Seemingly overnight, America faced a shortage on surgical masks. Requests for handmade masks skyrocketed, and surprisingly, so did the demand for other American-made products.

From March through April, my team and I made over 5,000 masks for healthcare and other essential workers. While we're still sewing masks and filling orders, I've noticed a few common mindset shifts among Americans that I wanted to share, as well as how I've moved through this month.

Over five thousand masks ago, I was organizing resources, patterns, tutorials, and donation locations for these masks. I had no idea what lay ahead. I definitely didn't see the wave coming - in fact, I remember looking at my boyfriend and telling him this mask craze would blow over in a few weeks.

It definitely didn't.

It definitely didn't.

I think as Americans, we've grown to expect convenience at a fraction of the actual cost. Then enters COVID-19, and suddenly, convenience ceased to exist for a sec. You couldn't find toilet paper anywhere, Amazon Prime took 2 weeks, and if you owned a face mask you were considered among the elite. Suddenly,  Americans were happy to pay a premium for conveniences.

While the circumstances could've been better, as an American manufacturer, I was hitting my table and battle-crying "DANG STRAIGHT, IT'S ABOUT TIME we got some respect!"

If you're selling masks during a pandemic, people are happy to pay American-made prices than they would have pre-COVID.  Before COVID-19, they took that mask for granted because it was fast and cheap, and there wasn't a shortage. We often compare the speed at which we can get things to Amazon, but when all of this went down, Amazon couldn't get ahold of basic goods either, and consumers defaulted back to shopping local. Now folks would rather access something localized rather than pay a major company that will turn around and pay someone else who will hopefully deliver a box of masks in bulk to them. And when they don't, no one in the supply chain has any answers as to why.

Access is convenient - you can call me on a Saturday morning, and I can put a mask out on my front step by Monday afternoon for you to pick up. COVID changed everything about handmade products, because you now trust whichever supply chain is shorter. Up until now, Prime was a better option than buying through me. It took a pandemic happening for Americans to realize that Amazon, Costco, Sam's, etc... isn't actually in control of the product.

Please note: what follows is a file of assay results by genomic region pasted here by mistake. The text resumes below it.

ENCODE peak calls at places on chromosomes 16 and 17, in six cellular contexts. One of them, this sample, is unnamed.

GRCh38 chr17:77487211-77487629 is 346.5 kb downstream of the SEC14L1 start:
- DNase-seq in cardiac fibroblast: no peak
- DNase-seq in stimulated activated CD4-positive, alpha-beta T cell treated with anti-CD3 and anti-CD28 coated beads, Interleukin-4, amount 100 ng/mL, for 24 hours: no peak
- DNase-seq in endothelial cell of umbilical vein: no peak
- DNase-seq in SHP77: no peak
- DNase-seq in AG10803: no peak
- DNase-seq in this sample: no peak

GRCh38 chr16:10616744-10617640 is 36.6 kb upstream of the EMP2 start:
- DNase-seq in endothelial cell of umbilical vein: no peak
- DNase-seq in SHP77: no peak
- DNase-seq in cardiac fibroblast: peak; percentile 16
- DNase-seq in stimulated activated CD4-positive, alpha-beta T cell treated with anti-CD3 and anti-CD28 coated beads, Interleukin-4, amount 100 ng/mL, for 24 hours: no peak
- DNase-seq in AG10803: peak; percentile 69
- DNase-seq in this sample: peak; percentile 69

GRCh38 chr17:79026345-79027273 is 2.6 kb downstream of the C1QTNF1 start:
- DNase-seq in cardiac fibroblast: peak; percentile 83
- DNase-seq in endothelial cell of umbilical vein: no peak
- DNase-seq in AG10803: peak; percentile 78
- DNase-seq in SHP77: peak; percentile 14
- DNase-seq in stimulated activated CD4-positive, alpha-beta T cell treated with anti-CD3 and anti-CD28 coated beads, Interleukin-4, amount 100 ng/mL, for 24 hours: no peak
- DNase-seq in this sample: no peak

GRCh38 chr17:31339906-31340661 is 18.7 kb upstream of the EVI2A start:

Who knows - it's fascinating to watch though. I think we're re-establishing respect for American-made products - and I don't think that stops at handmade. I also don't think COVID has changed anyone whatsoever - it's only exposed corporate interests, the quality of their company culture, priorities, and oversights.

In contrast, nearly every die-hard entrepreneur I know has been thriving... because real entrepreneurs love the dirt. They thrive on getting their hands dirty and getting bloody in the fight for growth. They can shift from peace-time leadership to war-time general in an instant, and they went on the offense with their innovation the moment corporations stepped back to lick their wounds.

What we're seeing right now is a once-in-a-lifetime land-grab - a chance for the little guy to break off a chunk of the customer-base that was let down by major companies, and win them over for good. The massive upside, is that people vote with their dollars, but what comes next is up to the seller. 

If convenience is all you offer - then the moment COVID ends.. the moment supply chains return to normal... you're destined to lose the acquisition opportunities. Which means, as a maker, you have to bring more to the table than convenience. Small businesses and makers who aren't building brands that serve their audiences in other ways won't have a leg to stand on if their product isn't one of a kind and awe-inspiring - much less, if it's not a commodity (the nice-to-have item only applies to comforts in times like these, whereas the commodities might go through phases of being less popular, but they'll never go away). My guess is that the small businesses that serve their audiences hard (and find ways to solve problems and comfort them through the safe-at-home/shelter-in-place ordinances) will win over those customers for good because it's a traumatic event. For those who merely shut down and took a step back, they'll have a hard time resonating because customers need brands to feel human in order to know, like, and trust them. By humanizing your brand as much as possible, you increase its value and create space for your customers to connect and go, "me too." You're bound to have your own way that you experienced COVID-19... why would you deny your customers the space to experience it and get through it together?

As a business owner, I've come to find this whole experience to be enlightening, and while you can't teach someone how to think like an entrepreneur and birth ideas from nothing, you can begin by asking yourself the right questions. It started with a bit of humble pie and a practical step back, but then I asked myself three:

so what happens next?




does it actually solve a problem for my customers?

Is it inclusive?

Is it fundamentally innovative and legacy-inspired?

This is how I've been reading my compass this past month. As a service-based business, I've had to pivot and figure out ways to bring revenue without taking a single fitting or sewing anything for live entertainment. These questions help me suss out my new ideas for fortifying my brand in all of this. They help me approach solving new problems for customers, and we always have to remember that the more problems you solve, the more success you'll have.

With the right attitude and innovation, we have a beautiful opportunity to reframe what American-made means... the question is, are you willing to get your hands dirty?

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